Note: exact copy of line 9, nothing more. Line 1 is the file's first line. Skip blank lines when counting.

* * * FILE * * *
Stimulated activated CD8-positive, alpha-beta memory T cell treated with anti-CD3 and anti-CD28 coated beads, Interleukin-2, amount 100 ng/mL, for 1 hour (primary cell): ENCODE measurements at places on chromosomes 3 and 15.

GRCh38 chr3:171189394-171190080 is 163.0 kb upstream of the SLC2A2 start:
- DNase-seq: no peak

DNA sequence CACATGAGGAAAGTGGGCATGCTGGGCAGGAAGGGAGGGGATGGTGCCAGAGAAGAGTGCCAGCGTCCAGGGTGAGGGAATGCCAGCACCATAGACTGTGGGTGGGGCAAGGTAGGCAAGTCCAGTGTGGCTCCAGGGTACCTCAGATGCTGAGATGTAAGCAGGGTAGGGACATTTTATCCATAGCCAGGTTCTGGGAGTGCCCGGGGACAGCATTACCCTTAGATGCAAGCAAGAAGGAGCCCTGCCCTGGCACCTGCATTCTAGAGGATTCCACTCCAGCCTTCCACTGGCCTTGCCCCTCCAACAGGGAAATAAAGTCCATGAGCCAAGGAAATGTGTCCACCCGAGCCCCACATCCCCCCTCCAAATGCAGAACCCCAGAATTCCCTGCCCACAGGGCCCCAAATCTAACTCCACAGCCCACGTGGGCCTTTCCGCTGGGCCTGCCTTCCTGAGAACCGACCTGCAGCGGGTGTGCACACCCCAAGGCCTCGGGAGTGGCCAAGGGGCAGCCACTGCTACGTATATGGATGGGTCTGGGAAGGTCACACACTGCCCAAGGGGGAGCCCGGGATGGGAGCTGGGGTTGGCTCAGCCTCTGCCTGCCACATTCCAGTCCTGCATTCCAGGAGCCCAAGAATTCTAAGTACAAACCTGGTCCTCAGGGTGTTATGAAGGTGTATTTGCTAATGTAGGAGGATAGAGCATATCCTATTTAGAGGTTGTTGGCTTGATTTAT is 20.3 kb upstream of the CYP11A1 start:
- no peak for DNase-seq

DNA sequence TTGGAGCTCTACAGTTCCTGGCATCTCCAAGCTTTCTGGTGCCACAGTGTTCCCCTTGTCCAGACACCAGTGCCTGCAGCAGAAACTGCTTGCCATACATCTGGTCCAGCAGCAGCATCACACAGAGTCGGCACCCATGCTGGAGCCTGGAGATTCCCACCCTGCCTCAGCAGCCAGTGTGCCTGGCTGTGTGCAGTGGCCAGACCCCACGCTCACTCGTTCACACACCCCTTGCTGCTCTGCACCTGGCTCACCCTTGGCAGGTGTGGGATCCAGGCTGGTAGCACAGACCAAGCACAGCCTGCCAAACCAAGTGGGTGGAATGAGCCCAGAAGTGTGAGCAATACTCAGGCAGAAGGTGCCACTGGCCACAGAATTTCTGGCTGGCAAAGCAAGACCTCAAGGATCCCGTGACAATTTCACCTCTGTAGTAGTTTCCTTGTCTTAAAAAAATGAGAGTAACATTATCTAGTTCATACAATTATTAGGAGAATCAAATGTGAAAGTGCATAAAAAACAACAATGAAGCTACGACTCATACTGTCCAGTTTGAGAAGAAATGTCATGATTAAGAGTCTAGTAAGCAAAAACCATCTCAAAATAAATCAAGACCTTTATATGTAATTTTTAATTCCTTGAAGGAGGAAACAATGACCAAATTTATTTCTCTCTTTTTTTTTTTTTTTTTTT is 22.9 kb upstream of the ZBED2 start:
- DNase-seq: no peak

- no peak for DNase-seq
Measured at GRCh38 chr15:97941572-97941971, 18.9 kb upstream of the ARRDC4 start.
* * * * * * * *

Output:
Measured at GRCh38 chr15:97941572-97941971, 18.9 kb upstream of the ARRDC4 start.